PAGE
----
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I have no idea what the answer is. I'm supposed to answer it within 3-4 sentences.

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This sounds like a homework and/or test question. Can you provide any sort of reasoning you may have? Otherwise, this question might be closed by the moderators. – joshphysics Feb 20 '13 at 17:39
Angular momentum $L = v \times r$... $L$ is angular momentum, $v$ is velocity, $r$ is distance from orbital center. How could you change $v$ to a smaller value and keep $L$ the same? – KDN Feb 20 '13 at 17:39
Based on the formula for the angular momentum $L=r\times p$ , if you move to a higher orbit (and increase in r) you can keep the same angular momentum, at the cost of decreasing the speed of the satellite. – nijankowski Feb 20 '13 at 17:58

Let us analyse the problem to see how this can happen.

The satellite is kept in orbit "being balanced" by two forces in the equation


From this we get $v=\sqrt\frac{GM}{r}$

therefore the angular momentum is


This equation shows that, as long as the mass of the satellite does not change, putting it on a higher orbit will not necessarely keep the angular momentum fixed. The angular momentum can remain the same by taking into account the fact that the satellite mass is reduced by fuel consumption in order to be placed to a higher orbit.

Therefore, if $r\rightarrow \alpha r$ and $m\rightarrow \frac m{\alpha^{1/2}}$ where $\alpha\gt1$ then the satellite will keep the same angular momentum.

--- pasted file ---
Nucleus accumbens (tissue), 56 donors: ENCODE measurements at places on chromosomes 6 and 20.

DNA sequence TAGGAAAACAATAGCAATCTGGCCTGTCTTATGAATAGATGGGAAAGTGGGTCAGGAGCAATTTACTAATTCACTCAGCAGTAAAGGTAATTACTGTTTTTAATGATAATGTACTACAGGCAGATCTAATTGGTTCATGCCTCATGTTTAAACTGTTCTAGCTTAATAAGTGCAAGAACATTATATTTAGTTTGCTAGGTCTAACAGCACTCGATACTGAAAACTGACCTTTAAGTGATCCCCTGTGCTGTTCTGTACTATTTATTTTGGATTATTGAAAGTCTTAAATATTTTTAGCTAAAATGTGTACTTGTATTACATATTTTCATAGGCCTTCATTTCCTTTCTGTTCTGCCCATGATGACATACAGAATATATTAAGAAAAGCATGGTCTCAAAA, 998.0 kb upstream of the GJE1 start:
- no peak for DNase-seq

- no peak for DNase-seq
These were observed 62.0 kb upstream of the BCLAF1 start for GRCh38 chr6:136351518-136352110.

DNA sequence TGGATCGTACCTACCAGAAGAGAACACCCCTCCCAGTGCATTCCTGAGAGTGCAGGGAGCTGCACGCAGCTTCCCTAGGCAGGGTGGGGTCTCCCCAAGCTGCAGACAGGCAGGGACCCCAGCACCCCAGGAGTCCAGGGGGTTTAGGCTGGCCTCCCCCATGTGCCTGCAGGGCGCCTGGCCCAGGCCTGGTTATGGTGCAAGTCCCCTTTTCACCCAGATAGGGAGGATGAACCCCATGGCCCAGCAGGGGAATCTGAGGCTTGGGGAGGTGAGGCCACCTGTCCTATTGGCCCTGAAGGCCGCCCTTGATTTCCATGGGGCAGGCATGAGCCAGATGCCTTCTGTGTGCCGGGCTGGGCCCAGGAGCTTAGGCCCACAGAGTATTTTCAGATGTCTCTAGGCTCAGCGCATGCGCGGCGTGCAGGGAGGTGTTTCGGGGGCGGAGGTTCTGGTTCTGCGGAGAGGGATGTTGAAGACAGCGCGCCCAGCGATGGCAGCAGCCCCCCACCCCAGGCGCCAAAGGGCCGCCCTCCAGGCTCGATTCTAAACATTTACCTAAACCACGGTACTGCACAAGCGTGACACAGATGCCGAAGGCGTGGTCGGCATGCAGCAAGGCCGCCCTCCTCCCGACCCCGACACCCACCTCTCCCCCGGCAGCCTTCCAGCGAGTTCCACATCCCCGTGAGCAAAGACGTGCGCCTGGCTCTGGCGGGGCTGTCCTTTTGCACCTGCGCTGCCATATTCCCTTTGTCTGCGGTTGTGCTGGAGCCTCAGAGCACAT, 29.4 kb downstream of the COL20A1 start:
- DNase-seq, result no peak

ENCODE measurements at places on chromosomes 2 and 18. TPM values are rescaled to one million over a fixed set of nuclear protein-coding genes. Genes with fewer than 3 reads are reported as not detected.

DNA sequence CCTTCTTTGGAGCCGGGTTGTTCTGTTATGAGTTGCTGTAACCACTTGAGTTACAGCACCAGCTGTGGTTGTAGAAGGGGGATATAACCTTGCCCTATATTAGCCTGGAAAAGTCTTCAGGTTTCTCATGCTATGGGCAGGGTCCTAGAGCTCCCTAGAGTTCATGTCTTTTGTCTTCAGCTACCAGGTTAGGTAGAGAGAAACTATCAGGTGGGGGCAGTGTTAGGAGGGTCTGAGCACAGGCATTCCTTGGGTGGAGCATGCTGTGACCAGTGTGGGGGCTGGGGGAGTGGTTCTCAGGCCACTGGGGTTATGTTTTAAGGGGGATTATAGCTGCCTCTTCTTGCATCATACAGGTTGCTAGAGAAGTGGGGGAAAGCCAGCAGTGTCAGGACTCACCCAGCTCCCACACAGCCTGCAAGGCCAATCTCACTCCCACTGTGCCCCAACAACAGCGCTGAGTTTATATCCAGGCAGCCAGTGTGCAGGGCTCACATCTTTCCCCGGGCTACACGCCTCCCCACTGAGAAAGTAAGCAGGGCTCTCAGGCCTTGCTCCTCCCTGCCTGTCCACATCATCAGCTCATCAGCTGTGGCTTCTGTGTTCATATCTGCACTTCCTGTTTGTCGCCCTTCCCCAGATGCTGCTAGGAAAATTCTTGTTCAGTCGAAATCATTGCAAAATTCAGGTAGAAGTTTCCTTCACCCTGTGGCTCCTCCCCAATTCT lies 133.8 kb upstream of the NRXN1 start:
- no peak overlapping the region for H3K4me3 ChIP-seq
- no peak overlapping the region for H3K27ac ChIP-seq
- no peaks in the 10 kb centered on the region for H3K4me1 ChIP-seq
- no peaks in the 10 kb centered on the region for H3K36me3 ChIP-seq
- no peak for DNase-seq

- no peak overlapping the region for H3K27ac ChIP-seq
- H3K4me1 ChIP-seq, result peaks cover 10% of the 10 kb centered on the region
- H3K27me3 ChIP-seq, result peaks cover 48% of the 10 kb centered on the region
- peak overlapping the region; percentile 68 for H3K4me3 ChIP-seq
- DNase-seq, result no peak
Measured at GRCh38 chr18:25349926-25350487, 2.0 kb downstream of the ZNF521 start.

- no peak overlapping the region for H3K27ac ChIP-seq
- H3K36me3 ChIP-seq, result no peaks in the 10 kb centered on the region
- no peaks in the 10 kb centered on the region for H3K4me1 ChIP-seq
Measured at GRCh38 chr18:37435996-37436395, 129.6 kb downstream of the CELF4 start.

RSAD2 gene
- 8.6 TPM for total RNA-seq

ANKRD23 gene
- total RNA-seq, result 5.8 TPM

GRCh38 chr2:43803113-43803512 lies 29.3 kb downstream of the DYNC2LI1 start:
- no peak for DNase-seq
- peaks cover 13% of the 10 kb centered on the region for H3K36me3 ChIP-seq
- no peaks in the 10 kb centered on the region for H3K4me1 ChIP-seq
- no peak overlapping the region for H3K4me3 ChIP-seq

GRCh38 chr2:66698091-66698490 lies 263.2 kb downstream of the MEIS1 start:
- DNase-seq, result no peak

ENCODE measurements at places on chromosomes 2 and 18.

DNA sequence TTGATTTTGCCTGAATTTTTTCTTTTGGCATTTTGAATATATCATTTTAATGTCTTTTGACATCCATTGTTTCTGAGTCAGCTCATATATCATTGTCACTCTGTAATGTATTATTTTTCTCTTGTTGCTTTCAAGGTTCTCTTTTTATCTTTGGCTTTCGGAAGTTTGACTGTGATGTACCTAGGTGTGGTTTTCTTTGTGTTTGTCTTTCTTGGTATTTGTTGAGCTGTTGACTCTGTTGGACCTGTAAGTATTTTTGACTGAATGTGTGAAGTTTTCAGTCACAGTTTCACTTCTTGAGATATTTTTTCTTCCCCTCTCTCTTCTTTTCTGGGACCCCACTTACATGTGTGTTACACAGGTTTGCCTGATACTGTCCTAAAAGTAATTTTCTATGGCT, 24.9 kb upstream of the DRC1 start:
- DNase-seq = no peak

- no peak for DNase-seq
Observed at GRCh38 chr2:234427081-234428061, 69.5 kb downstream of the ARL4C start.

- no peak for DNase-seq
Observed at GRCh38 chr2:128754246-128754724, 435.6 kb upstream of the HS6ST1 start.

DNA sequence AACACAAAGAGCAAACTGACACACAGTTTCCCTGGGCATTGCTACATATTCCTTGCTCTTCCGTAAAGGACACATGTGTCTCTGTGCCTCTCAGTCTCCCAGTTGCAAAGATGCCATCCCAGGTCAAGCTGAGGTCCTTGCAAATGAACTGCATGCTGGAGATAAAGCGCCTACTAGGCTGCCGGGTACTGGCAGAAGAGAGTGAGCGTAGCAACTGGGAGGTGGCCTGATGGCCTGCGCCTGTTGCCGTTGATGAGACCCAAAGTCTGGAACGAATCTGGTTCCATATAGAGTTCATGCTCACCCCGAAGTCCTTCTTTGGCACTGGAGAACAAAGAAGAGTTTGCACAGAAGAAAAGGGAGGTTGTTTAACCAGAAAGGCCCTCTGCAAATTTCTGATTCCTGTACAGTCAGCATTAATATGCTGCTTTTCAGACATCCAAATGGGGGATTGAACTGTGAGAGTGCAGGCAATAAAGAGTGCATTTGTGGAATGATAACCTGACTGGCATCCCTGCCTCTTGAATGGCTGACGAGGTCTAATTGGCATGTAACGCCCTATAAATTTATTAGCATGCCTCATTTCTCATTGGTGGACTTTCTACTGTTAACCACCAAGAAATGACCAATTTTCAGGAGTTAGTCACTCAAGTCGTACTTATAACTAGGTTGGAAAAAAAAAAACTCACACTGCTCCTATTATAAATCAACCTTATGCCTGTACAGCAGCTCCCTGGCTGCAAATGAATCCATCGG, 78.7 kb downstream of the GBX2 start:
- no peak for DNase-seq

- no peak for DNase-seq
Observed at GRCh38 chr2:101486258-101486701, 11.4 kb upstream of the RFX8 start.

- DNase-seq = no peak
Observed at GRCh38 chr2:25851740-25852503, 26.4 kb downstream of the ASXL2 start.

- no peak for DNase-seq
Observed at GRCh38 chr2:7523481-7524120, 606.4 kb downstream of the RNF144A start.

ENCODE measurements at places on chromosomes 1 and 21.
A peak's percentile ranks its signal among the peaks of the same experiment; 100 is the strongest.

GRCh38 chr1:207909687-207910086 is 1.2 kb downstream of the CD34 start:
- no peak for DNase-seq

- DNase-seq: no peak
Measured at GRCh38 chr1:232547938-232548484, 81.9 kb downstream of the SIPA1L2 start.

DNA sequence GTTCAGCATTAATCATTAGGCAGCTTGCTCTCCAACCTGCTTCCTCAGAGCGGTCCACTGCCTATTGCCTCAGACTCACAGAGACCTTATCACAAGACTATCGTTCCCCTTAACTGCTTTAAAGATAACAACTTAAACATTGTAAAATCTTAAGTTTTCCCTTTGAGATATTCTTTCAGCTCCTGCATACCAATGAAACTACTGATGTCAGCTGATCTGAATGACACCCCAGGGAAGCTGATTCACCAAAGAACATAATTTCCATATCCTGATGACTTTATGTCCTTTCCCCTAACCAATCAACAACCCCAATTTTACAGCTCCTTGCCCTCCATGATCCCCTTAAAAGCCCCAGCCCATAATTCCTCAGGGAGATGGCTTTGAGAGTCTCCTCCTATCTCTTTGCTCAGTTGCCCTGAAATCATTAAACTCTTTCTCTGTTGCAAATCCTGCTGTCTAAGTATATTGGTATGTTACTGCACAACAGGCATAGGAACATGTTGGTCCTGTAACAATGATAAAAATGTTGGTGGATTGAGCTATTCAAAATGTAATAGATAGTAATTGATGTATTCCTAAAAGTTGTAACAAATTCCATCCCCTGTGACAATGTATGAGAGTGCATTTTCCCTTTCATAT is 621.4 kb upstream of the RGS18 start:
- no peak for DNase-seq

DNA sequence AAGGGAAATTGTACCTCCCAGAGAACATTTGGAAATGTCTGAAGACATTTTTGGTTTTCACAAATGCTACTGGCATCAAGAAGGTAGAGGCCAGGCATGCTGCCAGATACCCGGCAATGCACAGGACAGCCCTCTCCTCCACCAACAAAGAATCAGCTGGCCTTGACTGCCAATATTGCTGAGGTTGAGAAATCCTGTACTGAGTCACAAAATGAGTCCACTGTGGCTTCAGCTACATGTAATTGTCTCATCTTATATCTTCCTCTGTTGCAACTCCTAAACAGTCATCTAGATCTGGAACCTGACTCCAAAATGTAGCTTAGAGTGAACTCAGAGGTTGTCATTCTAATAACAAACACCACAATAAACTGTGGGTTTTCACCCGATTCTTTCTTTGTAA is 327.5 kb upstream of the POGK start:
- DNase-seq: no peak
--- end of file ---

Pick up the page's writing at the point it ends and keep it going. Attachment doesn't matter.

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The comments seem to provide the answer.

$$ L = p \times r $$

$$ L = m ( v \times r ) $$

Thus if r (the distance to the focus point of the orbit) changes, the velocity can change without the angular momentum changing. This is not possible for circular orbits where v is always perpendicular to r and the magnitude of r is constant. However, in elliptical and hyperbolic orbits, the angular momentum is conserved while the magnitude of velocity varies as the magnitude of r varies.

A note about JKL's answer: The gravitational force is not balanced by anything. It's a net force that accelerates the satellite towards the focal point of the orbit. If the orbit is circular, than the acceleration can be described by $\frac{v^2}r$ and thus the gravitational force that causes this acceleration must be equal to $\frac{m\:v^2}r$. However, this is not a force balance, and it is only true for circular orbits.

For a general way to describe the velocity during an orbit, an energy balance is appropriate:

$$ E = KE + GPE $$ $$ E = \frac12mv^2 - \frac{mGM}{|r|}$$ $$ |v| = \sqrt{\frac{2GM}{|r|}+C}$$ Where the constant $C=\frac{2E}m$, (For circular orbits $C= -\frac{GM}{|r|}$ and for parabolic orbits $C=0$)

Additionally, angular momentum is the cross product between momentum and the position vector. Therefore, $L\leq m\:|v|\:|r|$ where equality only holds for circular orbits (or temporarily whenever the velocity is perpendicular to the position vector).

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+1. Sometimes a late answer is just late. But since the only other answer to date is not that good, better late than never. – David Hammen Oct 22 '14 at 20:38

By increasing its radius.

Angular momentum is the cross product of radius and velocity:

$$\mathbf{L} = \mathbf{r} \times \mathbf{v}$$

It's a trade-off between radius and speed if the angular momentum is constant (which is for a satellite)

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protected by Qmechanic Jul 17 at 8:33

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